Earl Blumenauer (D-Ore)Rep. Earl Blumenauer (D-Ore.)Tucked away in the frantically assembled and hastily passed bailout bill of Sept. 2008 was a little-noticed provision that would empower the National Academy of Sciences to do a “carbon audit” of the U.S. tax code, scoring tax provisions according to their impact on the national carbon footprint. But the audit — brainchild of Rep. Earl Blumenauer (D-Ore.) — never got underway, because Congress never appropriated any money for it. Until now, anyway: the “minibus” just approved by the House set aside $1.5 million for the NAS to get started.

The program is based on the old saw that what gets measured get done. Said Blumenauer’s office:

Only by understanding how the tax code offers either negative incentives to pollute more–or positive incentives to improve energy efficiency and reduce carbon emissions–can we meet our global warming reduction goals. For example, subsidies for oil companies increase climate pollution while incentives for renewable energy tend to reduce America’s carbon footprint. But what about more complex questions about the interaction of incentives for larger homes, for heavier cars, or for parking subsidies? This audit will help answer the question of how much global warming pollution the tax code causes.

I chatted with Rep. Blumenauer about the provision on Thursday.

Why a carbon audit?

Part of dealing with our carbon pollution is understanding what policies contribute to it. People understand transportation impacts, impacts from energy utilization and farming practices, but one area that has as significant an impact as any is our tax code. What does the federal government do, with the way that it collects revenues, with incentives and penalties, that has an impact? We have some suspicions but we wanted to make sure that it wasn’t a matter of speculation but cold, hard data.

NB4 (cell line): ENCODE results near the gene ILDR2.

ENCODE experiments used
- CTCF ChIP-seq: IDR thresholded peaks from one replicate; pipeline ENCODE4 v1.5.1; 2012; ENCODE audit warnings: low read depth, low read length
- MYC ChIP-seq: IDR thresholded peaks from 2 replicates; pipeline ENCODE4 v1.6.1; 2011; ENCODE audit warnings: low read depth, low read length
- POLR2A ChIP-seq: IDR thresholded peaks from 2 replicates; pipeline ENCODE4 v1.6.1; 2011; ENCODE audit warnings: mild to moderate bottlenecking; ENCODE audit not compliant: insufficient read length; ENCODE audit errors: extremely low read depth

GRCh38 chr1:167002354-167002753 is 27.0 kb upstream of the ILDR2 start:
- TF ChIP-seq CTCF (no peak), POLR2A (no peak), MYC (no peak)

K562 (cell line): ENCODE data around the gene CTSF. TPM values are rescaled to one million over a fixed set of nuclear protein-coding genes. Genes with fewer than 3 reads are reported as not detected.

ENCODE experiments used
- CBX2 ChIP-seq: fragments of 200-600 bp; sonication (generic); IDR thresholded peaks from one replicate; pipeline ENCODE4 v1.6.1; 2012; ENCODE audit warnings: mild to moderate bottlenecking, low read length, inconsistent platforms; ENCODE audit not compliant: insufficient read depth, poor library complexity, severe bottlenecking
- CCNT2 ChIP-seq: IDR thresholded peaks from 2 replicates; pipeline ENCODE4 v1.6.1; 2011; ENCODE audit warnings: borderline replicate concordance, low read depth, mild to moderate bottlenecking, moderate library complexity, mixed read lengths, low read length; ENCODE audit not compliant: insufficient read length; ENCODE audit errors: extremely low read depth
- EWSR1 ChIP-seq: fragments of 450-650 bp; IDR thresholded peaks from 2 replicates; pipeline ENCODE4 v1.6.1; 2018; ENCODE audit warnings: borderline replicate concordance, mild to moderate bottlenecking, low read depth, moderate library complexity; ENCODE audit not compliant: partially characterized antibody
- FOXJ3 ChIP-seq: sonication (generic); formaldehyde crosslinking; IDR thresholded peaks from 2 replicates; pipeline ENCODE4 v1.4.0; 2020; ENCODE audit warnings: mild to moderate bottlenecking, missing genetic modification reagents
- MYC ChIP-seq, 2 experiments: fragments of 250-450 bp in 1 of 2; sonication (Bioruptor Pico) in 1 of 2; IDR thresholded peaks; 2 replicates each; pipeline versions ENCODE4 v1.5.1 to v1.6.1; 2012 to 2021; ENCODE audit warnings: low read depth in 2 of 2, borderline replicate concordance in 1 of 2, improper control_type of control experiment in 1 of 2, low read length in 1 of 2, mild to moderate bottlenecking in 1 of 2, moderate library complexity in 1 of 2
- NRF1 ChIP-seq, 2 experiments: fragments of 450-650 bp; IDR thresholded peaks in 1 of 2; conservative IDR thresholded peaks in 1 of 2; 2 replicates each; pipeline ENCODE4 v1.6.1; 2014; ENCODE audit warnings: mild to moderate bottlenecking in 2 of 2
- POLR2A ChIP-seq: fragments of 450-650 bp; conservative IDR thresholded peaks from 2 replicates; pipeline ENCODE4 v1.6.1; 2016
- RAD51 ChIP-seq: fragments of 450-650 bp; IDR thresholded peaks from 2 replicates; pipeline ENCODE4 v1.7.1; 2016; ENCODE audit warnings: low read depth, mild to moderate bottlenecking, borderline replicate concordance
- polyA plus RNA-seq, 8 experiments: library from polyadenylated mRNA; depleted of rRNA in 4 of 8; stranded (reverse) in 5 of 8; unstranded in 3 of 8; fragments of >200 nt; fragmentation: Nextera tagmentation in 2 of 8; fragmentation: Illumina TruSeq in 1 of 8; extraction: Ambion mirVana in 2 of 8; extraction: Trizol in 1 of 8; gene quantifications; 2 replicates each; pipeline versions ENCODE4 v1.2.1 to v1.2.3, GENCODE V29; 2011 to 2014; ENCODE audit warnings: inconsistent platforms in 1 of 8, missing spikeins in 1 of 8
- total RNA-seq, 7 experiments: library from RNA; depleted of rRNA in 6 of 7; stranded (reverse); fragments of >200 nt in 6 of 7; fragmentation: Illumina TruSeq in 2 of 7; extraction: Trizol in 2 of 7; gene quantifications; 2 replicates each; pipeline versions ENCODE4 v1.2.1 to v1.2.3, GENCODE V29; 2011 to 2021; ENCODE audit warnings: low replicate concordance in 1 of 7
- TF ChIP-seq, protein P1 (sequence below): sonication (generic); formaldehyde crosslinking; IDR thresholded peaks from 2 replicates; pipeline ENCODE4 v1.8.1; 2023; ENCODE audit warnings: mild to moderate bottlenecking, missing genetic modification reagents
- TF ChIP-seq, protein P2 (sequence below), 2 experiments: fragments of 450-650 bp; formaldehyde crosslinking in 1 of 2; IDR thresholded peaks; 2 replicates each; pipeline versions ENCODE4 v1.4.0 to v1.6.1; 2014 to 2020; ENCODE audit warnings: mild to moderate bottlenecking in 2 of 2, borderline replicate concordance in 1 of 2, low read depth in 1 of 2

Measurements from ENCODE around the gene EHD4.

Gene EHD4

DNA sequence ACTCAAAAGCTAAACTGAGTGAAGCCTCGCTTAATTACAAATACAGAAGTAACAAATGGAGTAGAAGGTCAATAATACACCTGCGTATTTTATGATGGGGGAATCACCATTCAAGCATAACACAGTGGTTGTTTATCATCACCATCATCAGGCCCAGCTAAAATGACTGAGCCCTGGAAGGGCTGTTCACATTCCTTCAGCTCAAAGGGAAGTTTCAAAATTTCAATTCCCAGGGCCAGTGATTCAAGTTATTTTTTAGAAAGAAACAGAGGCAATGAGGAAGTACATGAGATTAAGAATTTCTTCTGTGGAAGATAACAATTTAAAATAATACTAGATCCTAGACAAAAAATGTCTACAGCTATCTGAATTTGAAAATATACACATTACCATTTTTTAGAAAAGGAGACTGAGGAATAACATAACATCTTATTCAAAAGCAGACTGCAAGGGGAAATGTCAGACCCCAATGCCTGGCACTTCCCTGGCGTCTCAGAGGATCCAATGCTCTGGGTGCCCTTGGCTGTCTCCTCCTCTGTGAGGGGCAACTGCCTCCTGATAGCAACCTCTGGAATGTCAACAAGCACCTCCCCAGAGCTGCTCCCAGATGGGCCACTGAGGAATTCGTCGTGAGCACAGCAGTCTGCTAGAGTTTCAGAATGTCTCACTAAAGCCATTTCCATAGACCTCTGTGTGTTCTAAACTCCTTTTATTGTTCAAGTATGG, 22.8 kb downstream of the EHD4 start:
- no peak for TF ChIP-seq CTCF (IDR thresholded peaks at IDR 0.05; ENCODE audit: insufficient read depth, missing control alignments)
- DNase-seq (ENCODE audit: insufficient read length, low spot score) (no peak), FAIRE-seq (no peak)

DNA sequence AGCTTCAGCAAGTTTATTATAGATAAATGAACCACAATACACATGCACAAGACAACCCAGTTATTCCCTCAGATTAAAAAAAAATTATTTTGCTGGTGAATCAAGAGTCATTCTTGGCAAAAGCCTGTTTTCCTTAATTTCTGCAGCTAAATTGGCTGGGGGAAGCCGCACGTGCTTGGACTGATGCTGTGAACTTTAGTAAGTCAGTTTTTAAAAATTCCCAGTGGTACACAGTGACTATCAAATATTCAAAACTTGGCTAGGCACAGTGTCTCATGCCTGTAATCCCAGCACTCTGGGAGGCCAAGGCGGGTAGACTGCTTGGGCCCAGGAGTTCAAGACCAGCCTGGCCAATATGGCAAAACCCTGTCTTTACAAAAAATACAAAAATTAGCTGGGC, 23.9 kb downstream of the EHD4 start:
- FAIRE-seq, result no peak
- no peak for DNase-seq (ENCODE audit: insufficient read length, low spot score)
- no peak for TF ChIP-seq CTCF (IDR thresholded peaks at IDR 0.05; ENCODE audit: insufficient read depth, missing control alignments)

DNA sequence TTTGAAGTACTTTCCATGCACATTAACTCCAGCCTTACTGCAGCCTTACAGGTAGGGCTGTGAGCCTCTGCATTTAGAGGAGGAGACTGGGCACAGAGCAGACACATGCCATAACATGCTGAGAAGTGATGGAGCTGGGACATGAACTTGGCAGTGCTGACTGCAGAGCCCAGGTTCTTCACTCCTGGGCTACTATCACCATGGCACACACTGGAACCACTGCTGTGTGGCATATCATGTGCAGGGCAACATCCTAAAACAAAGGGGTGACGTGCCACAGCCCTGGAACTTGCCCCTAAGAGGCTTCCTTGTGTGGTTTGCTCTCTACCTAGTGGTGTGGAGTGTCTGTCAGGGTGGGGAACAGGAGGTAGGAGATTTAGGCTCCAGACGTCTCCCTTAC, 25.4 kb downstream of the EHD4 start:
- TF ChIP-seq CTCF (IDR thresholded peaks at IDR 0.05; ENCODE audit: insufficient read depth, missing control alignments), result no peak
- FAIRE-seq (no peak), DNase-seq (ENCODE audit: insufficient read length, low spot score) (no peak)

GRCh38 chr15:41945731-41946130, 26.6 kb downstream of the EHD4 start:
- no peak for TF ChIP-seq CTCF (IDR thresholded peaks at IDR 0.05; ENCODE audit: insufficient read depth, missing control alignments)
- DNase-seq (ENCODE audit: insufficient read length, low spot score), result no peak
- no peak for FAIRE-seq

Is it going to get underway now?

Well, I hope so. Given the mysteries of the governmental process, you never really count on something happening until after it’s happened. But we’ve got three things going in our favor. First, we have now funded the study. Second, the NAS has people who know how to do this stuff, and I think there will be people there interested in it. Third, we have an administration that is actually serious about reducing the nation’s carbon footprint.

Any idea when the data will be released?

No. Part of what we want to do now that it’s approved is follow up with the NAS, gently, making clear that people are watching and seeing if there’s anything we can do to help.

How will this help in shaping the tax code?

This is important data for me as a member of the Ways and Means Committee. In the next congress, things have to happen with the tax code — we can’t just go on auto-pilot. There are provisions expiring, there are revenue demands, there are lots of forces at work now, so there will be changes. There’s an opportunity for reform. Having this information is going to be an extraordinarily valuable tool to do our job right.

Do you have particular provisions in the tax code in mind, ones you think might come in for more scrutiny?

I do suspect that a provision I’ve been trying to get out of the tax code for several years now — we call it the Hummer Loophole, where we give tax advantages for people to buy the biggest, heaviest, most polluting vehicles on the planet — will show up as having no redeeming features relative to carbon impacts. But I really am not going into this with an agenda. I’m not trying to pick out my favorite targets.

It’s no mystery what a carbon audit would reveal about fossil fuel subsidies though, right?

But quantification — that’s way that this needs to be looked at. This will help policymakers in EPA, administrators in Treasury, it’s going to help people in the legislative branch fine-tune our proposals. You’ll have many applications — you can’t beat having good solid information. I’m excited we got to this point.